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I am currently taking a course that gives an introduction to project planning. It is mostly about how to draw UML diagrams (blegh), but also has a few other topics.

One part in particular keeps bugging me. In the course they describe a method for going from a set of requirements to an initial class diagram, but everything about the method gives me this feeling that it is most definitely not the way to go. Let me first give an example before proceeding.

Let's consider a system that manages a greenhouse company. The company has multiple greenhouses, and every employee is assigned to his/her own greenhouse. A greenhouse has a location and a type of plant being grown in there. An employee has a name and phone number.

Here's what according to the course's method the class diagram would look like: enter image description here

To me this looks like a database layout adapted for code. When I go about designing a program, I try to identify major abstractions. Like all the code that interacts with the database or the code that is responsible for the GUI are all different parts of the system. That would be what I consider to be an initial class diagram.

I simply can not imagine that this is a common way to start designing the architecture of a project. The classes look ugly, since if you take a slightly larger example the classes will be flooded with responsibilities. To me they look like data objects that have functionality to them they shouldn't have. It does not give me a clue on how to continue from here and get a general architecture going. Everything about it seems obsolete.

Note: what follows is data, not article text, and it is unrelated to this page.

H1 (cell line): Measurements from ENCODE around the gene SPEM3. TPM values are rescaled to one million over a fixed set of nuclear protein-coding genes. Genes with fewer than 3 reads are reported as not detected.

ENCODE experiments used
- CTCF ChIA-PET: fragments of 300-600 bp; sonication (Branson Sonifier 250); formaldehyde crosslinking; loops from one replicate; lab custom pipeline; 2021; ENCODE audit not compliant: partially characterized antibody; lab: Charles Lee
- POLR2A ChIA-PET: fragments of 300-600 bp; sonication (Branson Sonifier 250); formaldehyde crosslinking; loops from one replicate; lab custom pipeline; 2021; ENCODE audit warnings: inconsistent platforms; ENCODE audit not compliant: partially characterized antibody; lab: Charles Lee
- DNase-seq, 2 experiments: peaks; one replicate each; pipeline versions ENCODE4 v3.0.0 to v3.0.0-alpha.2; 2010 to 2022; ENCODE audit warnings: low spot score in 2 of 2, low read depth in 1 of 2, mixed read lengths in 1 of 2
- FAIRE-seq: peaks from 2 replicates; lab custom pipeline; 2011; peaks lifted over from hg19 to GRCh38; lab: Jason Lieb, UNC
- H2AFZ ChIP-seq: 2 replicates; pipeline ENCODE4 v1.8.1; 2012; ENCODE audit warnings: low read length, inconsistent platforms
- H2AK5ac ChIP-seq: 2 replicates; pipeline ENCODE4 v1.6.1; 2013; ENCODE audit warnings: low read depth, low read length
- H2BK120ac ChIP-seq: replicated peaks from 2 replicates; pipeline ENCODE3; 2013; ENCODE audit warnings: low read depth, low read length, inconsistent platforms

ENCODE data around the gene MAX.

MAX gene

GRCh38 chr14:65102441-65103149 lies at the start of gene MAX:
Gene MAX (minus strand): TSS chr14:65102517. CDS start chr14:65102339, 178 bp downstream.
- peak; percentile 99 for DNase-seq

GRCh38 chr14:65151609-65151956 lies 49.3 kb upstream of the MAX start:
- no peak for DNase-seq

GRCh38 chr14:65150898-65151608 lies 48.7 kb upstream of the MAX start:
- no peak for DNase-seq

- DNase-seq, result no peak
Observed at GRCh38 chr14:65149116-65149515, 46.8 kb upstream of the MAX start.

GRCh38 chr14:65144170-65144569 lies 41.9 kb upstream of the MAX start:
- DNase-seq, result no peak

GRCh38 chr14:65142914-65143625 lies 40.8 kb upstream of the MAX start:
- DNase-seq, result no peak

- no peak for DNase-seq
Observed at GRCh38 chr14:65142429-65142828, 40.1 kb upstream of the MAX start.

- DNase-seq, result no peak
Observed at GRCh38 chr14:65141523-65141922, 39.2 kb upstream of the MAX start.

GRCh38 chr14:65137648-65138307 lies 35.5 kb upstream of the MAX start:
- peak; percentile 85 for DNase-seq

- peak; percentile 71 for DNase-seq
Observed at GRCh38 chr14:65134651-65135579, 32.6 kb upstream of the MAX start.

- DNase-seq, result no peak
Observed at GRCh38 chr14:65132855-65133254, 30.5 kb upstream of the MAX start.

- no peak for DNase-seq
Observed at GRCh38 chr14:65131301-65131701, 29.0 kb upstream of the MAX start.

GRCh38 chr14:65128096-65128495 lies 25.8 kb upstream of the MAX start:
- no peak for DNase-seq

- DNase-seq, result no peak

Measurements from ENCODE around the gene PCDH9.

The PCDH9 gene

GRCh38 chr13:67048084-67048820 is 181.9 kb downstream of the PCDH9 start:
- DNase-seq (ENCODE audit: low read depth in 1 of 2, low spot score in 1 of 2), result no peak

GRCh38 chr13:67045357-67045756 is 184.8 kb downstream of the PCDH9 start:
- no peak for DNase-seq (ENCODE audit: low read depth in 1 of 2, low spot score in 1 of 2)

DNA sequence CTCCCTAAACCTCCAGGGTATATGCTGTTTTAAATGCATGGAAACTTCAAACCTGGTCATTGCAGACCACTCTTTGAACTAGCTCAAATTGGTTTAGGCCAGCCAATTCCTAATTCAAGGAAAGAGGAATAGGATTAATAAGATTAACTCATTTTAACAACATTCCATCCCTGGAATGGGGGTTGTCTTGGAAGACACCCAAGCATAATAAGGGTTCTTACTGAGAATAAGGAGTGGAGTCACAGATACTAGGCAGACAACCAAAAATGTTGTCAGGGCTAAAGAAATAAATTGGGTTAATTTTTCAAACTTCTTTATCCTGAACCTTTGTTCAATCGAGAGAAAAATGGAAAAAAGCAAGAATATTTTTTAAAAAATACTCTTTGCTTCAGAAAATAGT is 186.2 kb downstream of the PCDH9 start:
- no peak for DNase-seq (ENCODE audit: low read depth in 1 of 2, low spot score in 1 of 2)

All I want to know if there's someone out there that can tell me if this is a common way to get a first class diagram on paper for reasons I am overlooking.

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2 Answers 2

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I would say it's reasonable to start with a logical model that's free of implementation constraints. That logical model is not necessarily concerned with physical implementation details (e.g. whether or not to use a database, what type of database, OS / UI choice, etc.) and thus represents just "real" business domain objects and processes. The similarity to a potential database implementation shouldn't be surprising for the simple example.

By understanding your business domain (through the logical model you've started to construct), you will be better placed to subsequently identify, for example, which architectural patterns are appropriate, what screens you need to build, and database elements to design. Possibly, there will be another part of the course that will aid you in this stage.

In practice, you will often know that you're intending to implement, say, a web-based application using MVC with a back-end database, and may look to model the implementation classes in parallel with your business items. For your course to use a method that emphasises the distinction between logical and physical stages doesn't sound unreasonable.

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When I go about designing a program, I try to identify major abstractions

Same principle in UML as well. You represent abstractions and their relationships and due to existing Visual Tools you can do a presentation of a system to stakeholders or even generate automatically stubs from your design.

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So you're saying that it is indeed strange to start modelling with the data and its relationships? –  Bartvbl Aug 16 '12 at 9:42
No I said the opposite.You use UML as a tool to represent all the higher level abstractions and go on lower and lower. It provides you standard ways to represent your design (to third parties as well) and tools that speed up the job –  Cratylus Aug 16 '12 at 9:53

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